Library filed under Impact on People from USA

Public Health and Safety: Deficiencies of the New York State Department of State Presentation to Local Officials Concerning Wind Turbines

Public_health_and_safety__and_wind_turbines--deficiencies_of_the_ny_dos_presentation_thumb Dr, Kenneth Jaffe's response to the health and safety content of a June 2006 presentation by the NY State Department of State (DOS) in Delware County, NY. The DOS presentation, which included a discussion of the impact of industrial turbine projects on communities and individuals, is intended to guide local officials in the process of writing regulations. Dr. Jaffe's response addresses what he believes are substantive misstatements, mischaracterizations, biased emphasis and faulty data contained in the DOS presentation.
1 Jun 2006

The Great Wind Debate

But I was sitting at my kitchen table in North Buffalo, far from the wind farms of the Southern Tier, and such distance makes for simple, black-and-white comprehension. There are places in Western New York where wind energy isn’t so clear a choice. Places with names like Perry, Sheldon and Arkwright, rural towns perched atop the high glacial ridges to the east and south of the city, whose landscapes might soon be dominated by hundreds of towering, 400-foot windmills. As wind companies eye their windswept fields and make overtures to local town boards, divisions run deeper and deeper between citizens who disagree on the merits of wind farm development in their backyards. In such locales, the gray areas of wind development come into sharp focus.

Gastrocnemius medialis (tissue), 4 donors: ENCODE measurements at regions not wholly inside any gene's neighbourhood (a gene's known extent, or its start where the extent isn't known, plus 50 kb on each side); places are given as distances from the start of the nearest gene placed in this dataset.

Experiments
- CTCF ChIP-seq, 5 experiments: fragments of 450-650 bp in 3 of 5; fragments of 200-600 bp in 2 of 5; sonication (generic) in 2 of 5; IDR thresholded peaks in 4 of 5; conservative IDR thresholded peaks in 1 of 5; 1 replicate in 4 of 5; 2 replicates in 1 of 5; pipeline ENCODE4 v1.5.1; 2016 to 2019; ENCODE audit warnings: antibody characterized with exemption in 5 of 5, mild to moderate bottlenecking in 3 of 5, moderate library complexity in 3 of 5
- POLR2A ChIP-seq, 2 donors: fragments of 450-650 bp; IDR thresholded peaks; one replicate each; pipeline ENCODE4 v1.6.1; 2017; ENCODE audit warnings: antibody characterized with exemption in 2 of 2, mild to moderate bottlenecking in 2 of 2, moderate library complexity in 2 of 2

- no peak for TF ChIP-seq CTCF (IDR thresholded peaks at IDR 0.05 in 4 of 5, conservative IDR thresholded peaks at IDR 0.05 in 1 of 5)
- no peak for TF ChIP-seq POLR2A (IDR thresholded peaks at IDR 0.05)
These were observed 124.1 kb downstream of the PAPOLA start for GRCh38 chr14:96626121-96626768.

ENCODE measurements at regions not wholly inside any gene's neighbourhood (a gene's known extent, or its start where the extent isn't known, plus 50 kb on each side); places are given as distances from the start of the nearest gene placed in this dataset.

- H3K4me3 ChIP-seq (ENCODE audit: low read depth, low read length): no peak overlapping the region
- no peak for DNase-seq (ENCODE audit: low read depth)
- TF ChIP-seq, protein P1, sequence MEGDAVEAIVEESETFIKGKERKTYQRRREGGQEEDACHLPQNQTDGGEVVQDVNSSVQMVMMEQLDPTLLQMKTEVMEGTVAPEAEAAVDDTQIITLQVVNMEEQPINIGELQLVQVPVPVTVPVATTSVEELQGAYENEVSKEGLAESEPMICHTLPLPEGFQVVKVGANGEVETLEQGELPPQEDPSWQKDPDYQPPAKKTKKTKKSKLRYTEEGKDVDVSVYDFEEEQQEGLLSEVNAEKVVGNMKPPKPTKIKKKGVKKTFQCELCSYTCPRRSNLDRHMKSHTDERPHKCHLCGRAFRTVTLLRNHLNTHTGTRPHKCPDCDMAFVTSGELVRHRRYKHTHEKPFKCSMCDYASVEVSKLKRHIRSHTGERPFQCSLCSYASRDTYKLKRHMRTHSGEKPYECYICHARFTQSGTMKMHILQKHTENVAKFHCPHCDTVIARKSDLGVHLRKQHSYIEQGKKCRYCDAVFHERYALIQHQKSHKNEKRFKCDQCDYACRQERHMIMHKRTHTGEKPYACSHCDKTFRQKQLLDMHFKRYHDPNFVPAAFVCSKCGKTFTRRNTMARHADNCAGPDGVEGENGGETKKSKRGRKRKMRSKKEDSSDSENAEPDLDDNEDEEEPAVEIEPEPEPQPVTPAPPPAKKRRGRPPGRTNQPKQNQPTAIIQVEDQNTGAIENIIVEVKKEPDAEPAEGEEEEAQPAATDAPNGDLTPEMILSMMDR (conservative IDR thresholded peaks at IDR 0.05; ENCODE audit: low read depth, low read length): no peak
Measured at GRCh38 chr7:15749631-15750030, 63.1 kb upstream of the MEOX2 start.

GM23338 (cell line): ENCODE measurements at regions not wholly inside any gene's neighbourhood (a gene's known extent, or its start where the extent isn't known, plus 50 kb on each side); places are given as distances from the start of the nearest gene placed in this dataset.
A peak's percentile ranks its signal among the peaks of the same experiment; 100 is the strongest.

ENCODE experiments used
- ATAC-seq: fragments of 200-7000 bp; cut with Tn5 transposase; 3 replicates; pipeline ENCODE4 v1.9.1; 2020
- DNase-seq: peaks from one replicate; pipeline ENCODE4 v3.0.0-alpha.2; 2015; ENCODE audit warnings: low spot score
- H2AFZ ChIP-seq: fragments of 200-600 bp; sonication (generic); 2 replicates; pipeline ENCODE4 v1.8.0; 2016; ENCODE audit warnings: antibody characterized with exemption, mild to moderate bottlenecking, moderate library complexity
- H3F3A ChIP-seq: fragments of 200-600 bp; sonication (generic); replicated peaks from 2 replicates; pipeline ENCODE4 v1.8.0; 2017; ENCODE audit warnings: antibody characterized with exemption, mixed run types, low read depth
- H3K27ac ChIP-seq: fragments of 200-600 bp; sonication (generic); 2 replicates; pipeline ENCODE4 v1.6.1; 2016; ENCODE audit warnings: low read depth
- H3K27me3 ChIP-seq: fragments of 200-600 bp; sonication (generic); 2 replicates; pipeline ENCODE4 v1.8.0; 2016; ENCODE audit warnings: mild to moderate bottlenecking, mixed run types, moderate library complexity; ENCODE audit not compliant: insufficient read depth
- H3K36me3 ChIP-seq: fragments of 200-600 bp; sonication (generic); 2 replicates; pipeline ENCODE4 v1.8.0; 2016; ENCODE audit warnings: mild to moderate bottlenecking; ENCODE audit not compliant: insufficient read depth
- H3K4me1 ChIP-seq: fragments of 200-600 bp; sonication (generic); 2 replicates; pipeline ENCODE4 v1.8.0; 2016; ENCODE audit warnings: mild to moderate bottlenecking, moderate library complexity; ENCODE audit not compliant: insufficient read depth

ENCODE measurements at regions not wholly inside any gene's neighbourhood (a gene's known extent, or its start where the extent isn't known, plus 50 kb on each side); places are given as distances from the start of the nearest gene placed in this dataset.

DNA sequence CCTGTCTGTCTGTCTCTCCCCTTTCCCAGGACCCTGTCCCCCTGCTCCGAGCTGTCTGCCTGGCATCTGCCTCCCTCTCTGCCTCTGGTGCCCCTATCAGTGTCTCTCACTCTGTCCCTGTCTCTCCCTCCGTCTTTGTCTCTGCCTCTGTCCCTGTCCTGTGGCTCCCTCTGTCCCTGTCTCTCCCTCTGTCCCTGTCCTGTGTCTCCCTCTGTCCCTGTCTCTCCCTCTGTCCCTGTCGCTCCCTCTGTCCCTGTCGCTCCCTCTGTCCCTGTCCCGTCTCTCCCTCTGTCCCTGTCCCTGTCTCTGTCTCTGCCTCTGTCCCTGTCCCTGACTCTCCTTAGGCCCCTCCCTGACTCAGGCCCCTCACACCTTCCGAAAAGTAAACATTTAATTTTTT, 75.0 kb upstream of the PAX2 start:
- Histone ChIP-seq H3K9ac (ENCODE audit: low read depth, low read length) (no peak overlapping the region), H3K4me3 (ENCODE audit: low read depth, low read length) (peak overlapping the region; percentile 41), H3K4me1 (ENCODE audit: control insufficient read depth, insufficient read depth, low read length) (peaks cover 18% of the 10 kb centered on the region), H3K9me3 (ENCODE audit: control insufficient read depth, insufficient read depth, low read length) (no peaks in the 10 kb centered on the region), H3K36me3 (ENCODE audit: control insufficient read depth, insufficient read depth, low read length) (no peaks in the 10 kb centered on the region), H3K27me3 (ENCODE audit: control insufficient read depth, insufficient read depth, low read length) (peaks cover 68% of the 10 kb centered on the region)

25 May 2006

The Great Wind Debate

But I was sitting at my kitchen table in North Buffalo, far from the wind farms of the Southern Tier, and such distance makes for simple, black-and-white comprehension. There are places in Western New York where wind energy isn’t so clear a choice. Places with names like Perry, Sheldon and Arkwright, rural towns perched atop the high glacial ridges to the east and south of the city, whose landscapes might soon be dominated by hundreds of towering, 400-foot windmills. As wind companies eye their windswept fields and make overtures to local town boards, divisions run deeper and deeper between citizens who disagree on the merits of wind farm development in their backyards. In such locales, the gray areas of wind development come into sharp focus.
25 May 2006

Noise is an Issue in Searsburg

Please count me among those that vehemently oppose the expansion of this crazed idea of environmentally 'friendly' energy production. Windmills are NOT environmentally friendly when implemented whis way. Please feel free to use my as an example of someone who is DIRECTLY adversely effected by these noisy, UGLY industrial generators. Editor's Note: This email was sent to Vermont State Representative Rick Hube by Tom Shea, a Searsburg property owner.
5 Mar 2006

Lawsuit - Dale Rankin, et al, Plaintiffs vs. FPL Energy, et al, Defendants